Do you remember when Amy reviewed Little Moments of Love? This book is like that. Instead of being a romance, it's composed of little snapshots from the life of these two individuals, represented as a croquette and an empanada. They're very cute and often funny, but this isn't really a romance.
I Am Hexed is a fantasy comic that takes current political issues and tranposes them onto a group of marginalized individuals: witches. The main character is a dapper queer woman who has a bit of a mystery to solve and, of course, a bunch of hell to raise. I adored this first issue (which I received from the creator for review) and immediately backed the Kickstarter for Issue #2.
This book is not a romance, as you might have guessed from the title. It is, however, one of those coming of age stories that really spoke to me. The story covers a lot of territory, but there are two main themes: toxic romantic relationships and friendship.
Bloom is the perfect read for a lazy Sunday, a trip to the beach, or anytime you need a gentle hug of a book. It is also light on the romance and a bit frustrating.
If you read our review of the first volume, you can probably guess at how eagerly I've been anticipating this second installment. I won't go too much into the overarching plot in this review, so if you want to know about the vampires and how the main couple met, go check that first review out.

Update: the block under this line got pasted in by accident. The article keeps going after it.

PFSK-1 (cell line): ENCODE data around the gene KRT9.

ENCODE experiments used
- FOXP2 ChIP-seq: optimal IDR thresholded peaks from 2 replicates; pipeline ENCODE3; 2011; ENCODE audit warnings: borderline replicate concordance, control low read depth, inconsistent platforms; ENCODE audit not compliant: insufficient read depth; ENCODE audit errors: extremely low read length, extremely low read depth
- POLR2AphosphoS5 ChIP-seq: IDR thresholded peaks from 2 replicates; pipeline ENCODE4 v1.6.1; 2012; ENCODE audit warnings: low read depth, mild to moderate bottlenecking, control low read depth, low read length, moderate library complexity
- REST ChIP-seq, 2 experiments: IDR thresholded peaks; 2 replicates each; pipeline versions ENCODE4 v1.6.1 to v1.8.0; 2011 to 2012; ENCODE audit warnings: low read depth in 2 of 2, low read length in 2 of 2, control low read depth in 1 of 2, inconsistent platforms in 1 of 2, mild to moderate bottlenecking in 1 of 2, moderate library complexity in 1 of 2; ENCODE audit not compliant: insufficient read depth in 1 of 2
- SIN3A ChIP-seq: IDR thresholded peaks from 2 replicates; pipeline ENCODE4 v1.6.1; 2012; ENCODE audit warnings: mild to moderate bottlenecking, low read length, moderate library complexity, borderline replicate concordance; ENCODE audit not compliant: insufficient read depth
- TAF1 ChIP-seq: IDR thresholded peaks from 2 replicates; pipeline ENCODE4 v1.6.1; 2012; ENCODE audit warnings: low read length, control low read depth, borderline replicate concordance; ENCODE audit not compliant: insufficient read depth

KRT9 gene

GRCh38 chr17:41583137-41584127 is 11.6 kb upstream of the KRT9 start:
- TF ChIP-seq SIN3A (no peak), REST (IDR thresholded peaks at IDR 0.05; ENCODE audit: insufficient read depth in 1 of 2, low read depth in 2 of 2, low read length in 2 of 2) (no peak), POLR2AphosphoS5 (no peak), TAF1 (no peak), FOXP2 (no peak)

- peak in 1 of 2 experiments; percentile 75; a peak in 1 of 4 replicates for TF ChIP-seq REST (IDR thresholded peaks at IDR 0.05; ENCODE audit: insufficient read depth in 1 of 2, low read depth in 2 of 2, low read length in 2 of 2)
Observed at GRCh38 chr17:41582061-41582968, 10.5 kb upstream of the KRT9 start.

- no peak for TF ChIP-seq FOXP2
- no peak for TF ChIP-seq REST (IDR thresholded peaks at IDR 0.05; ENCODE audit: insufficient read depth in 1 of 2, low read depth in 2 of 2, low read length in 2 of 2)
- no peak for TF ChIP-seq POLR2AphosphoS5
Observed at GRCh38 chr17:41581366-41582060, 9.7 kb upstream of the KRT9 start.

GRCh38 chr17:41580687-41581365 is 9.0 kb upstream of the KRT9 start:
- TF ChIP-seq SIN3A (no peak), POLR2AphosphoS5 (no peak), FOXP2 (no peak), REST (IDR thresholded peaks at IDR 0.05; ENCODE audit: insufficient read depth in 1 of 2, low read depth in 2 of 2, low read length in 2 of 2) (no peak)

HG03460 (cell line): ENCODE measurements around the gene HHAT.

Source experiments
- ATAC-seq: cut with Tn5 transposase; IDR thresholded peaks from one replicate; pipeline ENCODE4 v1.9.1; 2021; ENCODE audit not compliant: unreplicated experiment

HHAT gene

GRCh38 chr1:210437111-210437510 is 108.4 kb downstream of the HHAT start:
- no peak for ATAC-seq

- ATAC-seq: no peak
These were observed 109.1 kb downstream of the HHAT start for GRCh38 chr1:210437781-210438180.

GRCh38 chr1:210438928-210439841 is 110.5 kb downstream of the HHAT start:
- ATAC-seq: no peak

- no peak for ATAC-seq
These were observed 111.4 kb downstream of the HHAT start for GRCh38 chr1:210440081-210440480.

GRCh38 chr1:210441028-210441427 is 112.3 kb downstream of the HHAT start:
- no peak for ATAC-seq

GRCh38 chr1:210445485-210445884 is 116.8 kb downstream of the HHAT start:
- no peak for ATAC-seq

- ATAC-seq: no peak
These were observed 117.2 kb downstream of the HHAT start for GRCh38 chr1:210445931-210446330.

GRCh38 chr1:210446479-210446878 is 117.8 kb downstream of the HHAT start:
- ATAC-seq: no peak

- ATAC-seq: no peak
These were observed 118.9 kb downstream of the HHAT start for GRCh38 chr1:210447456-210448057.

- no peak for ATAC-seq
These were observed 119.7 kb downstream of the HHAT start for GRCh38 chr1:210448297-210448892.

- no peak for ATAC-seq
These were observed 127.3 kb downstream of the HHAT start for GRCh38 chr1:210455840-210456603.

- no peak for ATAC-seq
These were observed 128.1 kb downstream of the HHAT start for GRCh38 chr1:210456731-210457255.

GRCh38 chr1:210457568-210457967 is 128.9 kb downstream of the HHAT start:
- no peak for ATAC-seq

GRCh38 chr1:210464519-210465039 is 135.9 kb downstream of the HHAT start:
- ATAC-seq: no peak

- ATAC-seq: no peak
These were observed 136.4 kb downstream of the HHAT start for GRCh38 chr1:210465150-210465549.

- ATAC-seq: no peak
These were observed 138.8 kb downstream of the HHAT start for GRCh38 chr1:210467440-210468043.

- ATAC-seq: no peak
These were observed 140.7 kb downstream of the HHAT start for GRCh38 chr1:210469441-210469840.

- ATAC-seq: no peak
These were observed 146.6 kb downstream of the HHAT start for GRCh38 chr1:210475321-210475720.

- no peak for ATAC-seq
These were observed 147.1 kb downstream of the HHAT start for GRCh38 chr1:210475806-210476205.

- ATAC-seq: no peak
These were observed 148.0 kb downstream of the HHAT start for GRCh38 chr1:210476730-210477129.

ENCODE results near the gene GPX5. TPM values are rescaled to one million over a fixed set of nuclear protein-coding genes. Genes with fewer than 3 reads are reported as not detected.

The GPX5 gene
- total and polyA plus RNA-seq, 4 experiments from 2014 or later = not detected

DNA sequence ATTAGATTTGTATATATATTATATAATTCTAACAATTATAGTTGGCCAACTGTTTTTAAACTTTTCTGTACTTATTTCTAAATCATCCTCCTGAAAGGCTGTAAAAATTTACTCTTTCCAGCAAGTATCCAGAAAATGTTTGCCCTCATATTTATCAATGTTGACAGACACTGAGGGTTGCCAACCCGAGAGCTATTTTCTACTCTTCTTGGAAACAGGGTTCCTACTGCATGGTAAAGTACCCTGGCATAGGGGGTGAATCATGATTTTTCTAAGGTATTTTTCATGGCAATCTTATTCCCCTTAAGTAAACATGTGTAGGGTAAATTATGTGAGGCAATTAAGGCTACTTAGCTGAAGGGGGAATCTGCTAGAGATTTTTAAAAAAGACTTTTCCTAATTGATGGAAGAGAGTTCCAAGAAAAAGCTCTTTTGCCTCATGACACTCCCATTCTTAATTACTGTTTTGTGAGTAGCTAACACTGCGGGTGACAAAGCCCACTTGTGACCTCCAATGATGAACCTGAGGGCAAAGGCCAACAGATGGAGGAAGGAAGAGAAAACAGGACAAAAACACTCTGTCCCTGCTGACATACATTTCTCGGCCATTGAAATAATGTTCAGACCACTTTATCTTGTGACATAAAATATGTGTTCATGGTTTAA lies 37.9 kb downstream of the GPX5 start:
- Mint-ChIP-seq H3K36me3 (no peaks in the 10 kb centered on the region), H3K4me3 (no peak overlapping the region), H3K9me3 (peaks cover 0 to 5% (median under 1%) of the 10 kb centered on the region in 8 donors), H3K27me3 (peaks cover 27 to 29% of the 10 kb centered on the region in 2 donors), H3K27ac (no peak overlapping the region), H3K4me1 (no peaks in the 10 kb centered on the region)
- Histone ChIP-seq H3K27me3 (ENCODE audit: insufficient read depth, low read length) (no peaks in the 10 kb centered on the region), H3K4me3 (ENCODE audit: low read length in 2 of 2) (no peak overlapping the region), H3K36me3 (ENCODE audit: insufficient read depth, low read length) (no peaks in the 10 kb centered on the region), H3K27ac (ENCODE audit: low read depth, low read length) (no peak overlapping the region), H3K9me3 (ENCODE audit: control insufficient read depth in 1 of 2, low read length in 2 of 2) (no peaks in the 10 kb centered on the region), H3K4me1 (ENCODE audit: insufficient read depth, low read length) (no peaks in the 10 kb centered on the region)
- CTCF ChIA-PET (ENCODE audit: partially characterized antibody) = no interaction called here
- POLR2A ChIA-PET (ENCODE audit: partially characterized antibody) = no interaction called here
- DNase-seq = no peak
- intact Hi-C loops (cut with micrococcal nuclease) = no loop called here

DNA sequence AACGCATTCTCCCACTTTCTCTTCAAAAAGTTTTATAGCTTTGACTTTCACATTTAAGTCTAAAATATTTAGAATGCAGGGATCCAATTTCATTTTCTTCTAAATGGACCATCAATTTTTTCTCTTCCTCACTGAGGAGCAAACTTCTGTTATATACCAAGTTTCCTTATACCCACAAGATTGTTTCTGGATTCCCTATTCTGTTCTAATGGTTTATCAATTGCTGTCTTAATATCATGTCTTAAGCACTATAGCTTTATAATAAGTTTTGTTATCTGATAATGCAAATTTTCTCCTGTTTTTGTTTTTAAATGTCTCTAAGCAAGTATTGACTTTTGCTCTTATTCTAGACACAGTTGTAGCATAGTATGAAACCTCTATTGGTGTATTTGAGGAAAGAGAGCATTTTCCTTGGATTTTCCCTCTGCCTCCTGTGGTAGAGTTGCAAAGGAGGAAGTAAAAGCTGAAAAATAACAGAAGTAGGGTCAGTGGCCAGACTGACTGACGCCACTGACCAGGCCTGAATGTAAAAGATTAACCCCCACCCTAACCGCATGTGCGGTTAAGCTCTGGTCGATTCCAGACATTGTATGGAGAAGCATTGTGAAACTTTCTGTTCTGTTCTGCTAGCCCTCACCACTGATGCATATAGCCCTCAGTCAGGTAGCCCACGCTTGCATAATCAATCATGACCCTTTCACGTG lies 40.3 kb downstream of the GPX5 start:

This comic is a solid C grade from me, taking the average of a lot of bits I absolutely loved and several that I would like to remove entirely.
Hello there, my lovely Love in Panels reader! My name is Zora Gilbert, and I would like to preach to your wonderful choir. I’m one of the editors of Dates! An Anthology of Queer Historical Fiction (Volume 3 now on Kickstarter!), which means I’ve been living and breathing queer comics in various forms for the time it takes to self-publish three volumes of an anthology while being a young adult with a day job, which it turns out is about four years (and, of course, for some time before that, but that’s harder to count).
In one sentence: This book should be in every library, school, and Human Resources office. If you care about creating an inclusive space for your students, employees, and/or customers but don't know where to start with understanding all of the terms and definitions used by the queer community, this is the book for you. It is exactly what it says on the cover.
Sometimes Comixology tags things as romance and I get the idea that I should buy them. And then they sit on my iPad for a year. And then when I finally read the thing... I wonder why I did.